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Gary Younge

Police officers arrest a demonstrator after a vigil held for Kimani Gray, the teenager shot dead by police officers, after allegedly threatening them with a gun, in the East Flatbush neighborhood of Brooklyn. Photograph: John Minchillo/AP
Law and disorder: the destructive dynamic of America's segregated cities

On Saturday evening, a large number youths (by one account, as many as 500), most of them black, rampaged through downtown Chicago's Magnificent Mile, fighting each other and generally creating mayhem. The ruckus had been planned ahead of time on social media.

A mounted Chicago police officer was assaulted. There were more than 20 arrests but no reports of robberies, property damage or injuries. Community activist Andrew Holmes commented:

"I caution those parents if their child has been arrested … You need to think about your child. Just don't say the Chicago police picked on your child, when we watched all the assault going on, especially by teen women."

A couple days later, in a hearing on the NYPD's controversial "stop-and-frisk" tactic in Manhattan federal court, State Senator Eric Adams explained how New York Police Commissioner, Ray Kelly, told him of his policy of terrorising black and Latino neighbourhoods:

"[Kelly] stated that he targeted and focused on that group because he wanted to instill fear in them that every time that they left their homes they could be targeted by police."

Causally, the two events are unrelated. They took place in different cities, several hundred miles apart, on different days, completely independently of each other. There can be no excuse for either. Both are reprehensible.

Contextually, however, they represent two sides of America's mutually-reinforcing urban dysfunction. In which the inequalities of class and race are compounded by the inequities of police discrimination. The result is an environment in which potential for empathy, let alone solidarity, crashes on the rocks of institutional neglect and social alienation, in which violence, be it systemic or episodic, are both chronic and inevitable. What Holmes doesn't seem to understand is that black parents in American cities are thinking about their children precisely because the police do keep picking on them. In Hannah Arendt's words:

"As citizens, we must prevent wrongdoing because the world in which we all live, wrong-doer, wrong-sufferer and spectator, is at stake."

The problem starts with poverty. Infant mortality rates for black families in Pittsburgh are worse than in Vietnam; male life expectancy in Washington, DC is lower than it is the Gaza Strip.

Poverty rates in some black and Latino neighbourhoods in almost every city are higher than 50%. In some, violence is rampant. By one estimate, between 20% and 30% Chicago school children have witnessed a shooting. The US now has more people in its penal system than the Soviet Union did at the height of the gulag system.

"The law," wrote James Baldwin, "is meant to be my servant and not my master, still less my torturer and my murderer." Yet, in the absence of even a partial plan, let alone a comprehensive one, to improve the economic lot of people in these areas, the state's response is simply to contain the chaos engendered by this neglect as though they are occupied territories subject to collective punishment.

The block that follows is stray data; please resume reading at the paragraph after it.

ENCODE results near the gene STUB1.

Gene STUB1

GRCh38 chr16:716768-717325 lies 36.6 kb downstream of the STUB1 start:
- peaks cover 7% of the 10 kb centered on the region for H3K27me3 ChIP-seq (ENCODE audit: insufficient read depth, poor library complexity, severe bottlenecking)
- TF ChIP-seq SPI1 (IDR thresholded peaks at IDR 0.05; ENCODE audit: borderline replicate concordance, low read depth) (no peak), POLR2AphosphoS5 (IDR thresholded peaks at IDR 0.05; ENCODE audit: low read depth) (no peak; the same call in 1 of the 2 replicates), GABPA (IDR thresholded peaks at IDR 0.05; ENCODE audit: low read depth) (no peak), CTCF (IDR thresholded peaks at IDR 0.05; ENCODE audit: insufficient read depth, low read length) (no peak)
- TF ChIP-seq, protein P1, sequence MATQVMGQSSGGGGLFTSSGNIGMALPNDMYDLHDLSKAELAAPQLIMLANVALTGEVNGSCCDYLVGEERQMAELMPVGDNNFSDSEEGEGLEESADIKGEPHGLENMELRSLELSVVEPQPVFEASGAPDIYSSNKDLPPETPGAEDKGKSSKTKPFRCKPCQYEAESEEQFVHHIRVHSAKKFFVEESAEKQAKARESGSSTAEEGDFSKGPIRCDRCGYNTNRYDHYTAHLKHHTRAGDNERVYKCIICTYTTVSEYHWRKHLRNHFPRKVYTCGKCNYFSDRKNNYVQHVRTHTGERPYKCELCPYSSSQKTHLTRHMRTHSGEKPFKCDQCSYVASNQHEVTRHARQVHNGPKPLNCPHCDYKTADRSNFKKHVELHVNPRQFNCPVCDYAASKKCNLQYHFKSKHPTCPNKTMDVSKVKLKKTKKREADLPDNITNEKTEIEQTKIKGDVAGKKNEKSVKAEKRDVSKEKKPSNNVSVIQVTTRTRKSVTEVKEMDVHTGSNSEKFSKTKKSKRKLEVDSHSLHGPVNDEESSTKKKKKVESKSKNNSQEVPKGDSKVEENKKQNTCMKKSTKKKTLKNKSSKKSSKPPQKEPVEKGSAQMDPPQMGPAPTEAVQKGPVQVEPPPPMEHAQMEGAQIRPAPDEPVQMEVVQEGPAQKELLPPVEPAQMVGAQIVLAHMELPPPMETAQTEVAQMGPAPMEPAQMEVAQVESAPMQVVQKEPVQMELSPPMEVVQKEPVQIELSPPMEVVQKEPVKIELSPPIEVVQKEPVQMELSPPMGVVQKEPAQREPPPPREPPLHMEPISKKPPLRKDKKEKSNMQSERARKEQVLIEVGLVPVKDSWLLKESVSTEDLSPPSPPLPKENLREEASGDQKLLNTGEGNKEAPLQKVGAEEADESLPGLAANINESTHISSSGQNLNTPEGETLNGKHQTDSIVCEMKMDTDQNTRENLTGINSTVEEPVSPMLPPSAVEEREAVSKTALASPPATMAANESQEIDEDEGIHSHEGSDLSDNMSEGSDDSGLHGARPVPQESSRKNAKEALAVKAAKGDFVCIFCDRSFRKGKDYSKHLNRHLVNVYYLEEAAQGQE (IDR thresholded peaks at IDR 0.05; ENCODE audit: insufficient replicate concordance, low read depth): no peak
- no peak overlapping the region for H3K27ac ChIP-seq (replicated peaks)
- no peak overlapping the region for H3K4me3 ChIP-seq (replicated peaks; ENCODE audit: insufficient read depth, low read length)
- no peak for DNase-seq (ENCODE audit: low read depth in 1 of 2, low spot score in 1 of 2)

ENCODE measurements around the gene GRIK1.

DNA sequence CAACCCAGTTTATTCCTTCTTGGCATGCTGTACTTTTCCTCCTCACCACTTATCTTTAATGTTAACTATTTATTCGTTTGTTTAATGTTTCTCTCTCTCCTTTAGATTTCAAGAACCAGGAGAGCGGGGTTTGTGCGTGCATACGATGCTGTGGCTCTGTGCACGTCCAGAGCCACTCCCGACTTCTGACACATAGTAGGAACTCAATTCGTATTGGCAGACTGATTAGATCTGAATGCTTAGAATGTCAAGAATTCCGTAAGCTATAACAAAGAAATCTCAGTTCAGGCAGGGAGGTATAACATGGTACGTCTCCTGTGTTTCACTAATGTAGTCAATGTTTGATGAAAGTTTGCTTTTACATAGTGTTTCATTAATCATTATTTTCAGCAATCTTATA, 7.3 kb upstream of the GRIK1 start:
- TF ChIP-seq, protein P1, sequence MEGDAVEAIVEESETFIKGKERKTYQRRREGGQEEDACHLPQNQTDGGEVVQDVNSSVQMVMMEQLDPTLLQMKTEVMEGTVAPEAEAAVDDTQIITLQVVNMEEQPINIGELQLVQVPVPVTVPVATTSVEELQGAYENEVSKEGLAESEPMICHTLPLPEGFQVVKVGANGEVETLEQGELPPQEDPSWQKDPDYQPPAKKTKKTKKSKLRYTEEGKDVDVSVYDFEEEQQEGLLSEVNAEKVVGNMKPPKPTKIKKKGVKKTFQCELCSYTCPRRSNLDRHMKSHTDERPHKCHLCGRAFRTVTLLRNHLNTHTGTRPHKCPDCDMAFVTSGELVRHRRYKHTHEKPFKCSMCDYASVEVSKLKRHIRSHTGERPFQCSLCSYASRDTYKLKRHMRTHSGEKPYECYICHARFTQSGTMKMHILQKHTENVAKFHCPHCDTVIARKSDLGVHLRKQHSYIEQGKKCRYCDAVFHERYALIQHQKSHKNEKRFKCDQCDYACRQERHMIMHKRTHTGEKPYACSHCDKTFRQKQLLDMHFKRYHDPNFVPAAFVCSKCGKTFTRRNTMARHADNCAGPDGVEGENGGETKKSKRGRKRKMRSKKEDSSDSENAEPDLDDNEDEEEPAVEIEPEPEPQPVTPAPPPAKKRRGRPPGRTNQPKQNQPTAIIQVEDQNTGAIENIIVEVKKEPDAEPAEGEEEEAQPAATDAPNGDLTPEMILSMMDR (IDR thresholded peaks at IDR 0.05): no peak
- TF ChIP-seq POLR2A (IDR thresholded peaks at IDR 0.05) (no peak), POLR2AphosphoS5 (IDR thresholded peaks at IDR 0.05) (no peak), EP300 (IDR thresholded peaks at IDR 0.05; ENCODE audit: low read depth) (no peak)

To live there is to be suspect. "You're working in Bed-Stuy, where everyone's probably got a warrant," Lt Jean Delafuente told officers at a roll call in 2008, insisting that making the arrest quota should be easy in Bedford-Stuyvesant, Brooklyn. To look like you live there suffices if you are in a certain demographic. Stop "the right people at the right time, the right location", and focus stop-and-frisks on "male blacks" between 14 and 21, Deputy Inspector Christopher McCormack of a South Bronx precinct, told one of his underlings.

In one testimony, Reginald Bowman, the president of a public housing resident leadership group, compared life in the public housing projects to a "penal colony", where police question parents going to the store to get milk and cookies for their children.

According to the Center for Constitutional Rights, which brought the class-action lawsuit currently being heard in Manhattan, claims that many of the 5m stop-and-frisks in the past decade, mostly of black and Hispanic men, were made without cause. Whatever this is for, it is not about preserving order or efficient policing. According to the NYPD's own reports, nearly nine out of 10 stopped-and-frisked New Yorkers have been completely innocent of any violation, let alone a crime.

Yet, thanks to segregation, these mass infringements on civil liberties take place beyond the shadows of the downtown skyscrapers and out of sight of the mostly white and affluent residents of the city who fund political campaigns. All American cities are different. And yet, all share most of these basic issues. Many children in their poorest areas have never been downtown. Like Willy Wonka's chocolate factory, "nobody ever comes in and nobody ever comes out" of the most blighted neighbourhoods – that are known to the rest of the city only through crime reports.

That sense of alienation from one's immediate environment is both contagious and reciprocated. When some do emerge en masse, determined to cause mayhem, as they did in Chicago this weekend, it leaves the well-heeled shoppers and office workers from wealthier climes understandably resentful, unsettled and in shock. What they can't or won't grasp is that if wealth is not distributed evenly and fairly, then chaos will spread randomly and episodically.

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